Well the new year is starting with more handbuilding. As my last fishing lady/boat had a serious crack on the rim, I needed to make another one. Unfortunately, even with the old one as a model, the new one does not seem to have the same pleasing proportions. It bulges out too much so distorts the frontal view. As well using 7 ladder rungs instead of 5 seems to add too many and does not look as "right" as just the 5. However it will give me glazing practice.
One of my more successful pieces from the December firing has been the mirror. It didn't warp as much as I thought that it would. So will work on some more mirrors at those should be a more readily saleable item than the fishing lady vases- as everybody asks what are those for? What do you do with them?
I also decided to do a social commentary one - a child with a balloon on the front and then the back - his companion has shot him/her. My husband's comment was why do you want to show that? Also the shooter does not look evil.
But that is just the point. It is often the ordinary person who ends up committing an act of violence. We hear so often of senseless attacks/murders especially where children are concerned, acts that are impossible to comprehend, the attacker remembered as an ordinary person. So this is my attempt to highlight this issue. Should be fun glazing - I can do some red for the blood.
There is a call for entries for Eastern Ontario craftspeople for a show by the Ontario Crafts Council and am not sure what to enter. In case none of my more recent sculptural forms come out, I am reworking an older piece that consisted of 4 egg cups (one egg cup has an egg in it) on a firebrick. I need to replace the real egg and make a porcelain one. I am also handbuilt a "firebrick" with the words GAIA stamped on the side.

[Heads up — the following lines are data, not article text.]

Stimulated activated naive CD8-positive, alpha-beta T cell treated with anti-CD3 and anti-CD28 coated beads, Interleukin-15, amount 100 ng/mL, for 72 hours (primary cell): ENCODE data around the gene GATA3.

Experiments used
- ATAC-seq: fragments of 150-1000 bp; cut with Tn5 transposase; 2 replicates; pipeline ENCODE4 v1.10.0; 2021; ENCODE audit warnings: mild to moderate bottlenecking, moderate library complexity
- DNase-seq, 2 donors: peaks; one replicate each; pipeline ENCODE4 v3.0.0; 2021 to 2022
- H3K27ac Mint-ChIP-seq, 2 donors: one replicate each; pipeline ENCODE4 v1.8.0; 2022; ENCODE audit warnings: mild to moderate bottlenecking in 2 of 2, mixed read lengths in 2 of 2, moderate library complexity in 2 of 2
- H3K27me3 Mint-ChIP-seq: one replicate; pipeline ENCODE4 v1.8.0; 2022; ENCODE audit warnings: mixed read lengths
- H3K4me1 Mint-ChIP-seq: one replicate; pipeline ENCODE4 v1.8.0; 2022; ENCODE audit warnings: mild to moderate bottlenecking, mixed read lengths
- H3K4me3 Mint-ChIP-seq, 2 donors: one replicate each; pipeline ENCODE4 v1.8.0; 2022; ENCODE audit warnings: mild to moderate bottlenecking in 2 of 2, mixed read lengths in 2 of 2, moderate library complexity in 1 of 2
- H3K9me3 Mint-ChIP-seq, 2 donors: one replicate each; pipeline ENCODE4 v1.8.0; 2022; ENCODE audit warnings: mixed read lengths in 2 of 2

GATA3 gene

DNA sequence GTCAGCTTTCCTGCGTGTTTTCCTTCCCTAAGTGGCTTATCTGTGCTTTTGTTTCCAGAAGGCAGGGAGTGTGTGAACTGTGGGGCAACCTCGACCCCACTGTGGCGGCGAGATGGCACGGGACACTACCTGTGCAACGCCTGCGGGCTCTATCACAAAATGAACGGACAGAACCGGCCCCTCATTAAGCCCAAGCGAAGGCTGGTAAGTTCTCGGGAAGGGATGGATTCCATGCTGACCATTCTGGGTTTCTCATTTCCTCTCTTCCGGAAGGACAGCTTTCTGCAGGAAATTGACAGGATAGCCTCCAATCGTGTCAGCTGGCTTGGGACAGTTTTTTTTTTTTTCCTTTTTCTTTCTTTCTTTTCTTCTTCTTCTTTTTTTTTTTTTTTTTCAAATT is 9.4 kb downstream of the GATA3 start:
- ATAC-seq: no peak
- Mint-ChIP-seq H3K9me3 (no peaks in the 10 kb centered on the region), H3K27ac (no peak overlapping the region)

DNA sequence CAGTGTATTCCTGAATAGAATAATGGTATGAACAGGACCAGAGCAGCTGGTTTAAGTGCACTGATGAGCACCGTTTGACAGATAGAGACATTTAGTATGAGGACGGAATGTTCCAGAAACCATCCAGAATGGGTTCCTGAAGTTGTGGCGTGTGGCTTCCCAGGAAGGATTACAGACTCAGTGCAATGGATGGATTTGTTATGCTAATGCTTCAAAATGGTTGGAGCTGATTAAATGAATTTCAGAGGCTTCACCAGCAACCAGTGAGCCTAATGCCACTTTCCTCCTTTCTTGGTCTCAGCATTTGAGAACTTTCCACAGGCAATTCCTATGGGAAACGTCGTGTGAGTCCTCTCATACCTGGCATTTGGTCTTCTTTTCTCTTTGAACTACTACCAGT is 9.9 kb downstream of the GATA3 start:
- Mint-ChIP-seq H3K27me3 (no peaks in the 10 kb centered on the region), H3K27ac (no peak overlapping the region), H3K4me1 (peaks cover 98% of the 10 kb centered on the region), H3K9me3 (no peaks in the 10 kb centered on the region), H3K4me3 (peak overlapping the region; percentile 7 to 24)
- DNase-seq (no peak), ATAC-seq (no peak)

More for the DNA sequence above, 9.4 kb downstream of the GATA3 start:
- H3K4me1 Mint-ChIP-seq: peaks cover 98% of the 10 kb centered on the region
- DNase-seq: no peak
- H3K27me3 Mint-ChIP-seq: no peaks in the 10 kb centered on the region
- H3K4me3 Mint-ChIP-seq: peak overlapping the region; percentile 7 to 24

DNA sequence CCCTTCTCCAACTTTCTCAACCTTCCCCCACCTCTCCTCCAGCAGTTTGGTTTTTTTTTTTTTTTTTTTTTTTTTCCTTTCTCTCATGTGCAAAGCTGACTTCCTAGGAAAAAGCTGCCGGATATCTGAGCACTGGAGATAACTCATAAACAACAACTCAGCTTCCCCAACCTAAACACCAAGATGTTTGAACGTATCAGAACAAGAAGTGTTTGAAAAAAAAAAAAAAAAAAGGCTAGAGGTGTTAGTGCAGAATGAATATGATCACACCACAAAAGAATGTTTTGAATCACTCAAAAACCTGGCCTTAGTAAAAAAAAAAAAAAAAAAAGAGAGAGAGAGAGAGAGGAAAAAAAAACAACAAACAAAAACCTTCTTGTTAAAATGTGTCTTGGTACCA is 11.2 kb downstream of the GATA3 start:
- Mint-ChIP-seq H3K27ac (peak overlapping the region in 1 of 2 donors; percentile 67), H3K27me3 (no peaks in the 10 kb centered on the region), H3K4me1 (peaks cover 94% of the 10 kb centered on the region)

This piece is called "Our Fragile Earth" and represents the interaction of the biological world (the woodpeckers) and our industrialized society(the brick) with the physical environment. The woodpecker chippings refer to the damage that we are doing to our planet (as represented by the one egg - we have only one earth). The words GAIA refers to James Lovelock's theory of GAIA - that the earth is a series of self regulating systems much like a living organism and when one system is damaged or unbalanced it will affect eventually the entire planet. According to Lovelock by the year 2040 the earths regulating systems will be irrevocably damaged resulting in extensive habitat and human destruction. So not sure if people looking at this piece will see all of that.
In Dec 2009 I renamed my first blog to Centered - Focus on Clay and Creativity - as I have finished my year long journey workshop with Steven Hill. The focus will continue to be on thoughts about my work - about creativity, design and function...................
I have been making pottery off and on for 40 years, exploring many different aspects of ceramics. I named my pottery business after "The Newfoundout" - the secluded valley high in the Opeongo Hills of eastern Ontario where we own an abandoned farm and where in 2007 I built a wood-fired kiln. I normally fire in a gas kiln in Deep River, Ontario, at the Deep River Potters' Guild, but do several wood firings in the summer.
This blog originally documented my year long "journey workshop" with Steven Hill. It was an incredible "journey" which had a profound effect on my work and as was the North Bay mentorship. I highly recommend this type of workshop to anyone who is interested in exploring their work and creativity.